Source: Florida Department of Children and Families

What other indicators affect this trend? The unemployment rate.

What does this trend affect? Graduation rates, FCAT scores, school attendance, juvenile delinquency and alcohol/drug arrests, readiness for college. In 2002, the indicator changed from average to median length of stay. Figures prior to 2002 are not available.

42 Jacksonville Community Council Inc.

Why is it important? When children must be

removed from home because of family crises, the goal is to place them in a safe, permanent home as soon as possible, with their own family or an adopted family.

How are we doing? By county, median lengths of stay in 2003 were: Baker Clay Duval Nassau St. Johns

Reunited 0.0 12.4 13.2 7.9 9.6

Adopted 0.0 0.0 33.6 0.0 0.0

33.6 months 11.9 months


PROMOTING SOCIAL WELLBEING AND HARMONY Births to mothers with 12 years of education: NE Florida 2005 Target: >85% 2003: 81.6% What does this measure? The percentage of all

births in Northeast Florida in which the mother had at least 12 years of education.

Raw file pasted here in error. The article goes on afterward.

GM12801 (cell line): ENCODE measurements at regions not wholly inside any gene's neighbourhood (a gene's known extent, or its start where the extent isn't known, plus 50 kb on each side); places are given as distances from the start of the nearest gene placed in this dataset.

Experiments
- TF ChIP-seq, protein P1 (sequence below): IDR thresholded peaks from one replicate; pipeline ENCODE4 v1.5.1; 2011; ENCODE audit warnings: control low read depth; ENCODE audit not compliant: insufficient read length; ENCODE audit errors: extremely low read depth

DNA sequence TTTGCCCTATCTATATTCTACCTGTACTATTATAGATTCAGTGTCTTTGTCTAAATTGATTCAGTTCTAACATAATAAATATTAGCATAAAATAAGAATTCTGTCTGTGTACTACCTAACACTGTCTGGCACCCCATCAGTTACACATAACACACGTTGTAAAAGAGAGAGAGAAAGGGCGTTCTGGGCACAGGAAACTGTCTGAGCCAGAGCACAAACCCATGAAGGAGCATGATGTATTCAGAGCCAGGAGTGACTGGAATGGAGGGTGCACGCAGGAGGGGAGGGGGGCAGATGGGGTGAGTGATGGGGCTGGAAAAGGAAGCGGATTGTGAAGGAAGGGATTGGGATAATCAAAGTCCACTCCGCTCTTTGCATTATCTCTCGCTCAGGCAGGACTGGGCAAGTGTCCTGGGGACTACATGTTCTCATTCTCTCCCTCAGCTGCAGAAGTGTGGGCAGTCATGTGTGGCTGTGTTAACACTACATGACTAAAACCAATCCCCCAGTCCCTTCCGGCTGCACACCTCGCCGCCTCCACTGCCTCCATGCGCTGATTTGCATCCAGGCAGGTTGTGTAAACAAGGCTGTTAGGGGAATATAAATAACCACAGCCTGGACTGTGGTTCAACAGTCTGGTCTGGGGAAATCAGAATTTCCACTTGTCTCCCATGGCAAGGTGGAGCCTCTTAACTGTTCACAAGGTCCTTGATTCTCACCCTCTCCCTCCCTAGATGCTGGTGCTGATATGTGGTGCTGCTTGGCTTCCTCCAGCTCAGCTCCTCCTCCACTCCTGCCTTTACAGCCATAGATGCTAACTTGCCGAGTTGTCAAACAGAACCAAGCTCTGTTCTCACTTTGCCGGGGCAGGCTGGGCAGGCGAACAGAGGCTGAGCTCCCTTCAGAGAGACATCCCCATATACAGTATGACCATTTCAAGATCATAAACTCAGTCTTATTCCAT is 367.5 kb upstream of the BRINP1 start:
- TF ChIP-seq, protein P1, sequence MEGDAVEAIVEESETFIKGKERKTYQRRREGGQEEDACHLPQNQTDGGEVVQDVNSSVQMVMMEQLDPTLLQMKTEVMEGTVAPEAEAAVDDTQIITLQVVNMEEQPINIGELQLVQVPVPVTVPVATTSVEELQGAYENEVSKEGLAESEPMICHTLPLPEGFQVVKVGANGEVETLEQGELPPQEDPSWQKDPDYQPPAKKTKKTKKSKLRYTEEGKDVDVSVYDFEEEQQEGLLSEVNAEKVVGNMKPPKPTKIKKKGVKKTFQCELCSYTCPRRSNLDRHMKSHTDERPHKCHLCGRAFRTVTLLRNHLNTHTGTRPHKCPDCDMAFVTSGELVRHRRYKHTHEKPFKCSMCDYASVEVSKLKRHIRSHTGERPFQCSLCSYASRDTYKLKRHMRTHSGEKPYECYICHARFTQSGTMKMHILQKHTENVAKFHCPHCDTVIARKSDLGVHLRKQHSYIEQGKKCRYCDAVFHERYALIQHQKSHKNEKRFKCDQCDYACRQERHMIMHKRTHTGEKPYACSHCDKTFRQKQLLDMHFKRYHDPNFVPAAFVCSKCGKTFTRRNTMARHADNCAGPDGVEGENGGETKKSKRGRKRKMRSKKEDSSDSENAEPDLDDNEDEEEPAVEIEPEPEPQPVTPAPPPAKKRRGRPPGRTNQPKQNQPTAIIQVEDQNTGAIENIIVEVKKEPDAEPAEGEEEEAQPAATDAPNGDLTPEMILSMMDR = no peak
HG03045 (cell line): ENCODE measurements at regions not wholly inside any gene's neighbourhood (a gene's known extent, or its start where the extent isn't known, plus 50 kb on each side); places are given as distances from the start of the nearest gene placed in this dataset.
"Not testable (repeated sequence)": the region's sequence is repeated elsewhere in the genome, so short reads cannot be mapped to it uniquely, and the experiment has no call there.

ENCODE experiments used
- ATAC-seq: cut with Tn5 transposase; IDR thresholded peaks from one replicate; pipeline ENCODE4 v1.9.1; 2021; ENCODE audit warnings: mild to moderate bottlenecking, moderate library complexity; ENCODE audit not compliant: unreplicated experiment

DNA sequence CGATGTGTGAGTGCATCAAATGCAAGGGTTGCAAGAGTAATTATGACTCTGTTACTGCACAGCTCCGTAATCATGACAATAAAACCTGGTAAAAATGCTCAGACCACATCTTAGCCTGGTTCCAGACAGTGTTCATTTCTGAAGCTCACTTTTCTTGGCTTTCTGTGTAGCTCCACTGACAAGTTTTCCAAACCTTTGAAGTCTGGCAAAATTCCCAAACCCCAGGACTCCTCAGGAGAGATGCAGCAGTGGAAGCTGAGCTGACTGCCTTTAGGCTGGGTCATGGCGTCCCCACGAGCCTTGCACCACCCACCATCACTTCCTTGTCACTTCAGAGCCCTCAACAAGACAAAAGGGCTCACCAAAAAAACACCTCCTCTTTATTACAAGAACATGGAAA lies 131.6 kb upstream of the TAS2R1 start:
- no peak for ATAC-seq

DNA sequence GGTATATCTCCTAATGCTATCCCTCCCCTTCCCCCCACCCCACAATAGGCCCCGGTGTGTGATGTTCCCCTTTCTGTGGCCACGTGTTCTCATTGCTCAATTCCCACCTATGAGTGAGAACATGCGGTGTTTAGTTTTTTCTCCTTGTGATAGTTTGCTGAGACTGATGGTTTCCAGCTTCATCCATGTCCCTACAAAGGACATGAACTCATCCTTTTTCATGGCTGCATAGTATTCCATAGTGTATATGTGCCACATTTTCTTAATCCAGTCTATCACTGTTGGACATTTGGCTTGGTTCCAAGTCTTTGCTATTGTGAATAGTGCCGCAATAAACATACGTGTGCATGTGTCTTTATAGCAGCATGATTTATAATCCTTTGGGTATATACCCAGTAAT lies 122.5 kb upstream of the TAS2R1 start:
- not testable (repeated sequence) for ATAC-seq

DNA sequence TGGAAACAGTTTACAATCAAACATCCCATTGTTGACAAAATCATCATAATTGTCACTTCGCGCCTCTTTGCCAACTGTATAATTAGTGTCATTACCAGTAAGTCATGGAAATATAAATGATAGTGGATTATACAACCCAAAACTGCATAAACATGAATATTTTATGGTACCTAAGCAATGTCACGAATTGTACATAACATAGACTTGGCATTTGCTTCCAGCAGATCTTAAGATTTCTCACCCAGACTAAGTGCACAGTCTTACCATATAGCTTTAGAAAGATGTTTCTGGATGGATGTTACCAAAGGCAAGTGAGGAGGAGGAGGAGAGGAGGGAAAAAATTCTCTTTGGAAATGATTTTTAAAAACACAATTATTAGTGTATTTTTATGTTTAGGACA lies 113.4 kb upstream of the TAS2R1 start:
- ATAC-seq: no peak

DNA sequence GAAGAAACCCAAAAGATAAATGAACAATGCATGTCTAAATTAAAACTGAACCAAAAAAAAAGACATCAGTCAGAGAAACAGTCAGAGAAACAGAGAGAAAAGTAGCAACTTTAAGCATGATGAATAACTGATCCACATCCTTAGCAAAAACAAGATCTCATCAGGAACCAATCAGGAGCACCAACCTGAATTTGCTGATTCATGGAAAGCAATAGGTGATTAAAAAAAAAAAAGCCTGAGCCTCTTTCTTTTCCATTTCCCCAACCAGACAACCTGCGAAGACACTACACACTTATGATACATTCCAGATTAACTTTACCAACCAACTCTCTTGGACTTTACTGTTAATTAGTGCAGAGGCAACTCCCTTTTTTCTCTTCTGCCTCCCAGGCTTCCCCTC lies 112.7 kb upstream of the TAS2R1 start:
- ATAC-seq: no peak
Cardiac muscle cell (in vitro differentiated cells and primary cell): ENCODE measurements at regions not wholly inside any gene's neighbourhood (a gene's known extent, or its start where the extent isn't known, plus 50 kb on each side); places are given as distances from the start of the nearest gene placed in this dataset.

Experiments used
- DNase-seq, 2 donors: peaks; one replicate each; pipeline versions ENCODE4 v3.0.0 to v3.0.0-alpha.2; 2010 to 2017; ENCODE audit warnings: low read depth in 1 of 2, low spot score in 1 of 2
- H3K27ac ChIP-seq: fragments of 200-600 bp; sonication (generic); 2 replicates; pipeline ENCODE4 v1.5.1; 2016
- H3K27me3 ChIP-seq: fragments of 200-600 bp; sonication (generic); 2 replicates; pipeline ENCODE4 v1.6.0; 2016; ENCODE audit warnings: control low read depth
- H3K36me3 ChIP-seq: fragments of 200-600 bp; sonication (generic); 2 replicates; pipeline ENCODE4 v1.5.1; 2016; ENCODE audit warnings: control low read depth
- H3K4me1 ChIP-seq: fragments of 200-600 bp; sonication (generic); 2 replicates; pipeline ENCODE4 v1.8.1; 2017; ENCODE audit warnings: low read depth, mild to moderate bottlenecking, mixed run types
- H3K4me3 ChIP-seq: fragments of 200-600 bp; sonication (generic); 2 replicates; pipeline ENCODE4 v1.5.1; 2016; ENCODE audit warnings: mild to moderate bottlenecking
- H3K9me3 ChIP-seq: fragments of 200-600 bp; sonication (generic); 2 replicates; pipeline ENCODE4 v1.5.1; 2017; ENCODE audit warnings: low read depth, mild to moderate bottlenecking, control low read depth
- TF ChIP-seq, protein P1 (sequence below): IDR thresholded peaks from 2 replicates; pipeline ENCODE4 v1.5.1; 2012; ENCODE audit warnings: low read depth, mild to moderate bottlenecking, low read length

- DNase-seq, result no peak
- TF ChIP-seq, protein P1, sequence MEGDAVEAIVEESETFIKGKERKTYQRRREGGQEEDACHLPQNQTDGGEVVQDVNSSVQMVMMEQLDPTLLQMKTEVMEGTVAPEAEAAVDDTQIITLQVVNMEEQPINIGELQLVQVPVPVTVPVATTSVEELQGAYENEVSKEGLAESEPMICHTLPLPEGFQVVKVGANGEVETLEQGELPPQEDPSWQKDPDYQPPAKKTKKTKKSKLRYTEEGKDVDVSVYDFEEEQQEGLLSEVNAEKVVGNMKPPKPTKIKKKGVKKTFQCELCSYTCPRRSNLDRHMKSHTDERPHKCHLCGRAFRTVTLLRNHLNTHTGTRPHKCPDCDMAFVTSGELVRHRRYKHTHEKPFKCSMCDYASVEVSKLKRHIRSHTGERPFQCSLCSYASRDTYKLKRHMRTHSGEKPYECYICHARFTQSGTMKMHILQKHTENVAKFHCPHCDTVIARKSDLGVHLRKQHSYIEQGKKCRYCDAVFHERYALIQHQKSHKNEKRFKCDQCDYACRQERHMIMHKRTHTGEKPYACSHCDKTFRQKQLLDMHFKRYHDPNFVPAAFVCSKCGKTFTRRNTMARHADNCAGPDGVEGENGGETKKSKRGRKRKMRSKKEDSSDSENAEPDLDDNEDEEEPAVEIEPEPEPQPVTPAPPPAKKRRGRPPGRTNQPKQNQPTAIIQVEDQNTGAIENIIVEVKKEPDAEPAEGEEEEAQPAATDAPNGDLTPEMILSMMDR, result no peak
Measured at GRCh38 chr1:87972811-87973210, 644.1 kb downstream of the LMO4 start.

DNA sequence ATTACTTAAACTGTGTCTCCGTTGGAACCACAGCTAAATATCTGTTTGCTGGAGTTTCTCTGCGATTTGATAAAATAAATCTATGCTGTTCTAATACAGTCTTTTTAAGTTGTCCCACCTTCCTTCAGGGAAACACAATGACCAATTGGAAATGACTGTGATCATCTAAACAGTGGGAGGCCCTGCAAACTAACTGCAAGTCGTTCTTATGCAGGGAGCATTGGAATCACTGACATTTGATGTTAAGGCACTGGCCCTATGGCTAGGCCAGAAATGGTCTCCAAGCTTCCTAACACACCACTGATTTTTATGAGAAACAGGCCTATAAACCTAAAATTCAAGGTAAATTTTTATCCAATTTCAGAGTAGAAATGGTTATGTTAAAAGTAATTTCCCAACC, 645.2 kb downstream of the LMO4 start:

Why is it important? Children of parents with

Upward movement in the trend line is positive.

Source: Office of Vital Statistics, Florida Department of Health

What other indicators affect this trend?

Graduation rates, dropout rates, poverty, and exceptional education student success.

What does this trend affect? Poverty, public assistance needs, infant death rates, low-birthweight infants, immunizations, prenatal care, library use, and the childrenâ&#x20AC;&#x2122;s public school outcomes.

limited education may live in an environment lacking in stimulation for positive development, literacy, and school success.

How are we doing? Statewide in 2003, 79.3 percent of children were born to mothers with at least 12 years of education. 2003 2002 Baker 72.8% 73.5% Clay 84.9% 85.6% Duval 80.7% 81.0% Nassau 81.3% 76.6% St. Johns 87.0% 87.3% NE Florida 81.6% 81.7%

Children of parents becoming divorced: NE Florida 2005 Target: <5,600 2003: 4,864 What does this measure? The total number of

children under 18 in Northeast Florida whose parents become divorced during each year.